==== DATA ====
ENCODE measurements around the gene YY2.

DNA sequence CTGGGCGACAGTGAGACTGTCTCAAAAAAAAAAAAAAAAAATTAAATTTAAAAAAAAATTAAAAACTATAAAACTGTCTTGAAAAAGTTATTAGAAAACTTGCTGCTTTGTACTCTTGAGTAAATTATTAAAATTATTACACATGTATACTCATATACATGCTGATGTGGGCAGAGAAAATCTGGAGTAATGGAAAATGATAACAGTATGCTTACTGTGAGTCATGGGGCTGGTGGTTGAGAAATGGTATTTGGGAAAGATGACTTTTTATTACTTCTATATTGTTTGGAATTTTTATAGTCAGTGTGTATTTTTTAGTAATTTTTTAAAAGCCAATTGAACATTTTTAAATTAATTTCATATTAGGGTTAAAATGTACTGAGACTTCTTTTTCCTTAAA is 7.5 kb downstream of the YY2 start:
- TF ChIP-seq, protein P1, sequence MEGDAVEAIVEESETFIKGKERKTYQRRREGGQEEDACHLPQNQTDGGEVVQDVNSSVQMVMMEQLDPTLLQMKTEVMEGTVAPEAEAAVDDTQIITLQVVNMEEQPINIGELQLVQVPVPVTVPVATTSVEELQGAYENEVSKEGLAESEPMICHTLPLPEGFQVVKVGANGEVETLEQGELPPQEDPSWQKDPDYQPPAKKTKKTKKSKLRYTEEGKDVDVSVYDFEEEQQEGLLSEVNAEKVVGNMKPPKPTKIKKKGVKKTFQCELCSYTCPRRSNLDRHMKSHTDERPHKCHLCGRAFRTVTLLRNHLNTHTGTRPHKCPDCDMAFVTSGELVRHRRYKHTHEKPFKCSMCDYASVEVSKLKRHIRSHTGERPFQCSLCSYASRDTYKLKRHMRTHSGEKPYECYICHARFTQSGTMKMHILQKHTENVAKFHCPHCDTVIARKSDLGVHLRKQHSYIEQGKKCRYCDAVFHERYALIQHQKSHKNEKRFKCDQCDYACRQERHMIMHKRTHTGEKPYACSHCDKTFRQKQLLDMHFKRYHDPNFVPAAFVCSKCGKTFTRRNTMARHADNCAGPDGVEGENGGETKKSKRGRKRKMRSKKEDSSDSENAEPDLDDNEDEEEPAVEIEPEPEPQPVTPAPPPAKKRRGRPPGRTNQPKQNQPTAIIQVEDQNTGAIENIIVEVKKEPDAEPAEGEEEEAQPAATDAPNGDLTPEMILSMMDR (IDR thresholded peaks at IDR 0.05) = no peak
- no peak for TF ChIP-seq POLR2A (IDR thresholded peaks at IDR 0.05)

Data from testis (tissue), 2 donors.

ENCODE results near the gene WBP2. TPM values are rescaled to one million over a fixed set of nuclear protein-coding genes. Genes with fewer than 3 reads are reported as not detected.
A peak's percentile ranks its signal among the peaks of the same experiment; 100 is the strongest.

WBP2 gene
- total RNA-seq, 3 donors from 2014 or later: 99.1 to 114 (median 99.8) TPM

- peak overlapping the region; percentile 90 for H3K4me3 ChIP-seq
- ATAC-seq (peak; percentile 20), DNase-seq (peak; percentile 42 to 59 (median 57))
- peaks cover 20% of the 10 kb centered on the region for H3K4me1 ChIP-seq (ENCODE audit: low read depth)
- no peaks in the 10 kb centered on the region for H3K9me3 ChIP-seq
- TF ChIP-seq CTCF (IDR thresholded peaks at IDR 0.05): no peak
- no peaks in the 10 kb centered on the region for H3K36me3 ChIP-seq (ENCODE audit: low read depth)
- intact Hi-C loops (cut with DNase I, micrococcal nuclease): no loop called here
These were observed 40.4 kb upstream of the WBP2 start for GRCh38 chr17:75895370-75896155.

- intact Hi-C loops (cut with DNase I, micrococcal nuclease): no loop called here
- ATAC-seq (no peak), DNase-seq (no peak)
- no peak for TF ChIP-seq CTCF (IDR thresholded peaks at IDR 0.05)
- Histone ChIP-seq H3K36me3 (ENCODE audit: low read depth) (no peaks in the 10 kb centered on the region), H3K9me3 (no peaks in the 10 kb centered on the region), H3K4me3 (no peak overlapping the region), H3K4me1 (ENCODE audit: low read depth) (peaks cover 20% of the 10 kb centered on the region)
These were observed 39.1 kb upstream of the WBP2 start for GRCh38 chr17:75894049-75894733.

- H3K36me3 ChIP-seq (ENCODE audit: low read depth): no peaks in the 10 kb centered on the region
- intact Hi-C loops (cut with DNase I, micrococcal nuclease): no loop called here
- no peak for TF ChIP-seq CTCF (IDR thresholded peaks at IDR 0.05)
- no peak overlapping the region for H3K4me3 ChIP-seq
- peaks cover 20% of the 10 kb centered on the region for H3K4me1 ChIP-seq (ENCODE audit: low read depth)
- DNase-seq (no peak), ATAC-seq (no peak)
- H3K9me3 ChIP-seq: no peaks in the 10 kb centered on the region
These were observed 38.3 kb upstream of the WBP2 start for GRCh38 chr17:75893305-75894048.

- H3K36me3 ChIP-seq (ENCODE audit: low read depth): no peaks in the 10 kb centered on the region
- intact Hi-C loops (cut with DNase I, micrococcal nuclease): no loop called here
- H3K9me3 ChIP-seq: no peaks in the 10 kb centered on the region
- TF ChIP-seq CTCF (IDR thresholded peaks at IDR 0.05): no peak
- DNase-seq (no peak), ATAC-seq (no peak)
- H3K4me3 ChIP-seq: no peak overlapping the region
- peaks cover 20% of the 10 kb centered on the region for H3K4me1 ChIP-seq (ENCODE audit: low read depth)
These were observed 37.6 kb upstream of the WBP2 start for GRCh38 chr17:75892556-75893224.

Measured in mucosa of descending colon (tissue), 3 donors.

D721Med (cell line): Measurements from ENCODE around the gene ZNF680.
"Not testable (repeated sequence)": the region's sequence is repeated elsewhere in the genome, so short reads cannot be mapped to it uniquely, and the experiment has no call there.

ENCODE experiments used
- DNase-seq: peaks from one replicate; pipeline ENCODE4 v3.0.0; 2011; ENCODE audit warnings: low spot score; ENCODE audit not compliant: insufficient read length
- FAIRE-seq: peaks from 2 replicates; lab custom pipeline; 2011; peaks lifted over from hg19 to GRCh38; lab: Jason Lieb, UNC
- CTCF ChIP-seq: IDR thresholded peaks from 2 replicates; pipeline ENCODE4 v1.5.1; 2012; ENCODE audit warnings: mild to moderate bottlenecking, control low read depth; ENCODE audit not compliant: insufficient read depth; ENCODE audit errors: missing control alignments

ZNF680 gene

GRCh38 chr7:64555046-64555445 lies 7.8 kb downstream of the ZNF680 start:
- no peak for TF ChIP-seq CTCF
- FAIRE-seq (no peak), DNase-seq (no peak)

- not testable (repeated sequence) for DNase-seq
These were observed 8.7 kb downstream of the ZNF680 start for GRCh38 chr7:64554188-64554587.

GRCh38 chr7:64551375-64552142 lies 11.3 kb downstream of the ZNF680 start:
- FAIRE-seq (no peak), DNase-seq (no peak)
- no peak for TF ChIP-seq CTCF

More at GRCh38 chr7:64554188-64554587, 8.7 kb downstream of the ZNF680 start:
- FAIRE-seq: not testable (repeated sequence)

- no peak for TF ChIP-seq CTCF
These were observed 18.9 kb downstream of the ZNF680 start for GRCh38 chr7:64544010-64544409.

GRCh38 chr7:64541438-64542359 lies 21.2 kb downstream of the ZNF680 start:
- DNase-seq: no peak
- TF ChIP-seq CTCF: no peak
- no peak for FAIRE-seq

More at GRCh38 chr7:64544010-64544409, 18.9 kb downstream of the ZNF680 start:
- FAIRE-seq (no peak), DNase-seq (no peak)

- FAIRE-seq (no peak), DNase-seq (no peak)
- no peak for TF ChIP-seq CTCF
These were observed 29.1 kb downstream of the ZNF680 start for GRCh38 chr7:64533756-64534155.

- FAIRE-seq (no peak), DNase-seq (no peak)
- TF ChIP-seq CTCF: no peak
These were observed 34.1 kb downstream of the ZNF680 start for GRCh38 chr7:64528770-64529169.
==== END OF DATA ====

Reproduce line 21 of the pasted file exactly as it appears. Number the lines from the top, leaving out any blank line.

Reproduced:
- Histone ChIP-seq H3K36me3 (ENCODE audit: low read depth) (no peaks in the 10 kb centered on the region), H3K9me3 (no peaks in the 10 kb centered on the region), H3K4me3 (no peak overlapping the region), H3K4me1 (ENCODE audit: low read depth) (peaks cover 20% of the 10 kb centered on the region)